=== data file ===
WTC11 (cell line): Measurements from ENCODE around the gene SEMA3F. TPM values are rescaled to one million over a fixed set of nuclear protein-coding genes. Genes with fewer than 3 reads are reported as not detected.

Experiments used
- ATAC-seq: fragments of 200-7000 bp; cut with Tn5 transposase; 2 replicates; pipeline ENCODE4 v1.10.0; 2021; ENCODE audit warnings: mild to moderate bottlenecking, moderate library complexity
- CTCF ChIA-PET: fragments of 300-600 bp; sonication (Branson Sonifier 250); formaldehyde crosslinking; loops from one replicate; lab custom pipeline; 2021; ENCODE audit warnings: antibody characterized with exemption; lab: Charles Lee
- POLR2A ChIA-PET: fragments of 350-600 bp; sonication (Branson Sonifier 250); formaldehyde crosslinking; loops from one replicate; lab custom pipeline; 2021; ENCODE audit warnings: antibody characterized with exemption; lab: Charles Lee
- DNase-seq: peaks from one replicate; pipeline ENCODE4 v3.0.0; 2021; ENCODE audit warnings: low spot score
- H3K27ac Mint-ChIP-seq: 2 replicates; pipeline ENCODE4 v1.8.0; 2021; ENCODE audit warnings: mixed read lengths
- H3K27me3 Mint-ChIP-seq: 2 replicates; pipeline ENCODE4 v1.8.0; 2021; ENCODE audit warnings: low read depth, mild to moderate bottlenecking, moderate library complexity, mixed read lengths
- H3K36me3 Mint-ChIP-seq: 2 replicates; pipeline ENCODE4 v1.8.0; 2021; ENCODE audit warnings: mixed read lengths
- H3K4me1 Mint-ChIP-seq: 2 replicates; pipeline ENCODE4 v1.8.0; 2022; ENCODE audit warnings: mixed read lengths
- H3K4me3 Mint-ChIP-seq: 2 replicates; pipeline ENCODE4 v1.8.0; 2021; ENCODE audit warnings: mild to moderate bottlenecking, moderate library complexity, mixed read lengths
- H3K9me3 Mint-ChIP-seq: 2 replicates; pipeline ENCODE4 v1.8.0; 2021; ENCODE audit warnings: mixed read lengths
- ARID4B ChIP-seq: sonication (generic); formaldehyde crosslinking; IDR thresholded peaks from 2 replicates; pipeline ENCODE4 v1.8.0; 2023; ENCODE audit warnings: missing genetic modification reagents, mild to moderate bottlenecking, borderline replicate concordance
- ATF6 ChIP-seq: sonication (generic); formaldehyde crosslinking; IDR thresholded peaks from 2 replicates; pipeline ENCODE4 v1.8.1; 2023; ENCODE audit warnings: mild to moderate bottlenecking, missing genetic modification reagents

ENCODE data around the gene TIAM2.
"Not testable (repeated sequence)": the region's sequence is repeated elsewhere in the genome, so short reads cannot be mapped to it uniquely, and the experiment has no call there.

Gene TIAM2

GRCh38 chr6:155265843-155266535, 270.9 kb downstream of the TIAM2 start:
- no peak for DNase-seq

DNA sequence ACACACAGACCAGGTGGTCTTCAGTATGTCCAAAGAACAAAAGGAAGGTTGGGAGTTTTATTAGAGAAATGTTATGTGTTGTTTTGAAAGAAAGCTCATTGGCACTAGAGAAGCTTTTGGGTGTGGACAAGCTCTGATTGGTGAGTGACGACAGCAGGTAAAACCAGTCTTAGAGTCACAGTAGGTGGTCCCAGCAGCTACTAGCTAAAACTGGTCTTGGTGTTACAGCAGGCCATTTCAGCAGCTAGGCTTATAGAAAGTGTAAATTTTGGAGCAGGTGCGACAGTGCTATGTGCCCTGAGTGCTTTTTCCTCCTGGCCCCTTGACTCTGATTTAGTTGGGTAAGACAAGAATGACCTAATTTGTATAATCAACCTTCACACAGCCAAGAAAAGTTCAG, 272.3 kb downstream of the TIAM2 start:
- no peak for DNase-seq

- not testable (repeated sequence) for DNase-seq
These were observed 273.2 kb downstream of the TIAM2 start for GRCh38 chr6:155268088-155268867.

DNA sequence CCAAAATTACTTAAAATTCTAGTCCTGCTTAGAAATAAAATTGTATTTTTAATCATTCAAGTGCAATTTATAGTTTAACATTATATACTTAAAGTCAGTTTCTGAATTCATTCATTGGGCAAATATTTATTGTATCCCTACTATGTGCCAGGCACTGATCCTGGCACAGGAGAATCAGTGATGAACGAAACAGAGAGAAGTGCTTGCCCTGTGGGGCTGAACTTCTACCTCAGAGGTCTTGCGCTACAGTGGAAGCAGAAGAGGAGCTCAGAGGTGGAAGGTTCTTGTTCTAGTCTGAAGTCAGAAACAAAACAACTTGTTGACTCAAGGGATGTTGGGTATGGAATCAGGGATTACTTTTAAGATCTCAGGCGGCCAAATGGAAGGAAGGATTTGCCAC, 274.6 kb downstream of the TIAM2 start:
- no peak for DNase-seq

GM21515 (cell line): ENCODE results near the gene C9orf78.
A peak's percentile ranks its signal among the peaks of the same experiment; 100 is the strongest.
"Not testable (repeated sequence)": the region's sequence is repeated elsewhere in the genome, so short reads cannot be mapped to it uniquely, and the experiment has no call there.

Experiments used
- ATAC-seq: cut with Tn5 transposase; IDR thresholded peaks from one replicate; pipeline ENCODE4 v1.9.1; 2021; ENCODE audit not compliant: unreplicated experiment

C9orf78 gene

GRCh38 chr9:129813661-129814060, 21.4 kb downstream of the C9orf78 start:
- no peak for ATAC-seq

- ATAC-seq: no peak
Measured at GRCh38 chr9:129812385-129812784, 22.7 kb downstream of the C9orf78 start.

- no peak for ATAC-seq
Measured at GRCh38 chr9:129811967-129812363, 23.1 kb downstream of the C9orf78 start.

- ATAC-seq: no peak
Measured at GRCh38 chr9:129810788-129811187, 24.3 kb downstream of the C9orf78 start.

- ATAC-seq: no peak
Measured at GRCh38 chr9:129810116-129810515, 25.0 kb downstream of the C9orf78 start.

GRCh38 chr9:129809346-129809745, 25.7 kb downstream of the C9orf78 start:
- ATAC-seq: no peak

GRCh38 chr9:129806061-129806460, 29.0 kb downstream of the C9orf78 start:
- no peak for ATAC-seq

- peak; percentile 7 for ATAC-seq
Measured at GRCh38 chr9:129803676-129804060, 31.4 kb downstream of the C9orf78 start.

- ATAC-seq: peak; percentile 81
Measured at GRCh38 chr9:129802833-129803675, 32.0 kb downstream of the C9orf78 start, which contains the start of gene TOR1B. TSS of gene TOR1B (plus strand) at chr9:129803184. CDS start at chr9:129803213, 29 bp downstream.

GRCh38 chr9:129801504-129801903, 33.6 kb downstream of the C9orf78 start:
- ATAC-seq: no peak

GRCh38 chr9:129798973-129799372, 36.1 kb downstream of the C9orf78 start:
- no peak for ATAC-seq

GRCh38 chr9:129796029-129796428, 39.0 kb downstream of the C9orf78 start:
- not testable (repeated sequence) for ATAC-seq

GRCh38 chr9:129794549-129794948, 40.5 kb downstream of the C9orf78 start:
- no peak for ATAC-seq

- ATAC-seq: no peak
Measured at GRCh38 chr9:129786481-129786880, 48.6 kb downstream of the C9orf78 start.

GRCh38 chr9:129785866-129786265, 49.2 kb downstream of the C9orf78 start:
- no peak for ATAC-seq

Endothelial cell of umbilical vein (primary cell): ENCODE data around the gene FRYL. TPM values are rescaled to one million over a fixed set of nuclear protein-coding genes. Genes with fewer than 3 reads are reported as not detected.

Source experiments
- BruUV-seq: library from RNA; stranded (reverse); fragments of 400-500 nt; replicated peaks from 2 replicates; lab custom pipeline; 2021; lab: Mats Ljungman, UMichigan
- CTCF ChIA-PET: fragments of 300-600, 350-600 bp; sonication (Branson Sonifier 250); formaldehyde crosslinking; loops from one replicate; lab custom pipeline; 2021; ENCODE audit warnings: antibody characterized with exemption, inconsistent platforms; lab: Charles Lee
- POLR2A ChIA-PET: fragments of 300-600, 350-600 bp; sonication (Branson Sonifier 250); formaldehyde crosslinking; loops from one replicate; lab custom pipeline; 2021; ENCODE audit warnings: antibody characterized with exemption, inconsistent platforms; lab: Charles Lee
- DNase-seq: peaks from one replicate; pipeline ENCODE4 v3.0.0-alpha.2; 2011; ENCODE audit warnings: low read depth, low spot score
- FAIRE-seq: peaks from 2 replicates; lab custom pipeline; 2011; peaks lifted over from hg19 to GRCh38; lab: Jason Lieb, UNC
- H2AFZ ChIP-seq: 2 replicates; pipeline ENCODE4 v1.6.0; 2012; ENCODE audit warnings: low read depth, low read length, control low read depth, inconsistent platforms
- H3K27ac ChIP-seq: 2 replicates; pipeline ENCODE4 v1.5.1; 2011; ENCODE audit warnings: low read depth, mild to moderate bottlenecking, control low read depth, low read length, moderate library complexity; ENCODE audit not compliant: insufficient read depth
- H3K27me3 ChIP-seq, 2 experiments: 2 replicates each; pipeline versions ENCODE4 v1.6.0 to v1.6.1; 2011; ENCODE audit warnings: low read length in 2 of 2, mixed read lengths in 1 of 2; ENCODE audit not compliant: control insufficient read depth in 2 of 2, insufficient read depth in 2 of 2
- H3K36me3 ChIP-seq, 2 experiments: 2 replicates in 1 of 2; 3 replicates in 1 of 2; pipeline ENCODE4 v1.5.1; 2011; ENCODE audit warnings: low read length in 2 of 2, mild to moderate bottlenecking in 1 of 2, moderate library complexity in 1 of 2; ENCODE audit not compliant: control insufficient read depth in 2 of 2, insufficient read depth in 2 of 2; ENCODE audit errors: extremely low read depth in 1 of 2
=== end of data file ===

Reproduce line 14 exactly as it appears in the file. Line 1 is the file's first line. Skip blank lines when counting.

- ATF6 ChIP-seq: sonication (generic); formaldehyde crosslinking; IDR thresholded peaks from 2 replicates; pipeline ENCODE4 v1.8.1; 2023; ENCODE audit warnings: mild to moderate bottlenecking, missing genetic modification reagents